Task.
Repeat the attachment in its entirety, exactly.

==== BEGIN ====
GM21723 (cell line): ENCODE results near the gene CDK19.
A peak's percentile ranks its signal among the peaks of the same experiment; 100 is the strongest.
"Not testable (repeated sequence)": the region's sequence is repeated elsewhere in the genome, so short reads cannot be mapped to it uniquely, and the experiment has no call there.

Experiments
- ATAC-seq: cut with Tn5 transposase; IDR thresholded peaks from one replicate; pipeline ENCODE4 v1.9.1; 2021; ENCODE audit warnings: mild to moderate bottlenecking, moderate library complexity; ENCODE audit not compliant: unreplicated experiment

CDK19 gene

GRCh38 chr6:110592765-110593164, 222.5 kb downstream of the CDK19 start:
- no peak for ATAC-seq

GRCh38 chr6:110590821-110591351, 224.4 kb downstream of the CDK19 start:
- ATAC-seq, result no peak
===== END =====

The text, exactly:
GM21723 (cell line): ENCODE results near the gene CDK19.
A peak's percentile ranks its signal among the peaks of the same experiment; 100 is the strongest.
"Not testable (repeated sequence)": the region's sequence is repeated elsewhere in the genome, so short reads cannot be mapped to it uniquely, and the experiment has no call there.

Experiments
- ATAC-seq: cut with Tn5 transposase; IDR thresholded peaks from one replicate; pipeline ENCODE4 v1.9.1; 2021; ENCODE audit warnings: mild to moderate bottlenecking, moderate library complexity; ENCODE audit not compliant: unreplicated experiment

CDK19 gene

GRCh38 chr6:110592765-110593164, 222.5 kb downstream of the CDK19 start:
- no peak for ATAC-seq

GRCh38 chr6:110590821-110591351, 224.4 kb downstream of the CDK19 start:
- ATAC-seq, result no peak